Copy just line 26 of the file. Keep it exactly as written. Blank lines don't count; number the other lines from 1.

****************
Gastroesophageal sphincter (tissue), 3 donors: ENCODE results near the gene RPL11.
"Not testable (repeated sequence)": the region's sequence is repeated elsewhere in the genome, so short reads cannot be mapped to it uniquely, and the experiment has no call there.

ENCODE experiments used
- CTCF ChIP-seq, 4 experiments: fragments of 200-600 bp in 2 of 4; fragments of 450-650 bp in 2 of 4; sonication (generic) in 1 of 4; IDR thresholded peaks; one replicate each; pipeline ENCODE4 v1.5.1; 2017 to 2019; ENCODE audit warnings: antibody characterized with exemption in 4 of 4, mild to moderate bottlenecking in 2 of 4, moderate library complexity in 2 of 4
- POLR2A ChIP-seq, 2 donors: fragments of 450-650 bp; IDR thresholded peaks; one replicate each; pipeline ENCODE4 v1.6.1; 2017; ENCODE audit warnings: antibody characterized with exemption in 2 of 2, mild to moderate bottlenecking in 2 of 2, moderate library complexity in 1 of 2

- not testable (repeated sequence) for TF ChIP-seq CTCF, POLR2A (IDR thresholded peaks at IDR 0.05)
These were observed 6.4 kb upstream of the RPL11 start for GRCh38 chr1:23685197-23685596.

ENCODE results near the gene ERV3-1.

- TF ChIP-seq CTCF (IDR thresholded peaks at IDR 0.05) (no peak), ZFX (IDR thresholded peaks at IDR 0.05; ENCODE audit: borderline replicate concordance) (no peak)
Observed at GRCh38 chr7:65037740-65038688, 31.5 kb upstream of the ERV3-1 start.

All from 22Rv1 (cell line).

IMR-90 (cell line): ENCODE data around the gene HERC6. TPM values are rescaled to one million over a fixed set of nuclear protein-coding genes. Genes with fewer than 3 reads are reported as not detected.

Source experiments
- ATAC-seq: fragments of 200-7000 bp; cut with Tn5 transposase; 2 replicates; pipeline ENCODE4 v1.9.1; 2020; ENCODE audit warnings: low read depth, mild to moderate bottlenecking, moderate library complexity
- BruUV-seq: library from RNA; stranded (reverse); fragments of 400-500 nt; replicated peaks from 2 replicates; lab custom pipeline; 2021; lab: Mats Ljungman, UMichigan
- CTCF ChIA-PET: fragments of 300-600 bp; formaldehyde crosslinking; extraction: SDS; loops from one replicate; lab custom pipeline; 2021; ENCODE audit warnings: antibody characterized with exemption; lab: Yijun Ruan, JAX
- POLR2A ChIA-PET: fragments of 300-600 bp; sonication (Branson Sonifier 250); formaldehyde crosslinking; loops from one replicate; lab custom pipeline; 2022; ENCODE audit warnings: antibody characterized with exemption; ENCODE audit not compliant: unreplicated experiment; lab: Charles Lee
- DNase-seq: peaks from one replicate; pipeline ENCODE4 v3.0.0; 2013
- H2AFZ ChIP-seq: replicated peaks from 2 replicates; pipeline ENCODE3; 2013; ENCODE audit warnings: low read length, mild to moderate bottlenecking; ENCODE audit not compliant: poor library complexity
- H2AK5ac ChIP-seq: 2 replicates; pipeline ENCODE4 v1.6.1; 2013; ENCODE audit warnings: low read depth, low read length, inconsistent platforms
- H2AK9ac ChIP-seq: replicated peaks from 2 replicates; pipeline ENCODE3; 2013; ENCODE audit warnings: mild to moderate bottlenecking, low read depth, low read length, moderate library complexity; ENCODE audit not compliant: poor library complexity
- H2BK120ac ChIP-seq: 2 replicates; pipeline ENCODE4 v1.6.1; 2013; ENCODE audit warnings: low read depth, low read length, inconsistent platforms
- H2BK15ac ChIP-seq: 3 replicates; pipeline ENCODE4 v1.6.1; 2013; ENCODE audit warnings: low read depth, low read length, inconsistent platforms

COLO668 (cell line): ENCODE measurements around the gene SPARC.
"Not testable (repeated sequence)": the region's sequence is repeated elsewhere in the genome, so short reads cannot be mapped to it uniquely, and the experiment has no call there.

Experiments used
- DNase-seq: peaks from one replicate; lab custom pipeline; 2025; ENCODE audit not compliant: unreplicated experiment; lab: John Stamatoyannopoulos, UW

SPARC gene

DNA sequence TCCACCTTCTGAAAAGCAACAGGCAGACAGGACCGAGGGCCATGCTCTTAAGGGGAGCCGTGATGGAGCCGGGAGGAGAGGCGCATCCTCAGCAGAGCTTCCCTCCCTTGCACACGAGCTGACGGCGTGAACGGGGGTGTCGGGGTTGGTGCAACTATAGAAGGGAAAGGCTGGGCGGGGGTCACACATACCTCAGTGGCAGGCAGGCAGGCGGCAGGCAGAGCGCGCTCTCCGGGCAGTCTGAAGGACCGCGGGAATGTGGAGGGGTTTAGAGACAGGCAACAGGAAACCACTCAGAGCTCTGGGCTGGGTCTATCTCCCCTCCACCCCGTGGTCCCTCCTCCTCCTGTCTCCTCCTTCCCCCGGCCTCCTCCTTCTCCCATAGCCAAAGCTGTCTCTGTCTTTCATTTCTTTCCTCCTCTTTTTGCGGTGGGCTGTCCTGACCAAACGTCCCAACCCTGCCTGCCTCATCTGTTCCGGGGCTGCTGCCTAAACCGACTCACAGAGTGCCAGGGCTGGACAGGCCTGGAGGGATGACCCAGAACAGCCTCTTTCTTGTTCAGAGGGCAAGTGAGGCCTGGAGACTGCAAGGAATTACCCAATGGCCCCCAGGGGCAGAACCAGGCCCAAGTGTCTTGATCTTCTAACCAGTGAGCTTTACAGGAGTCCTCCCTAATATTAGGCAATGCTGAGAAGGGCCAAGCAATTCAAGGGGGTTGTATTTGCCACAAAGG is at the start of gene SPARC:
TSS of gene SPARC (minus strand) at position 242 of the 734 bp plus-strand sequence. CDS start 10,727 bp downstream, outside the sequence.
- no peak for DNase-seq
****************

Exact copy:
Experiments used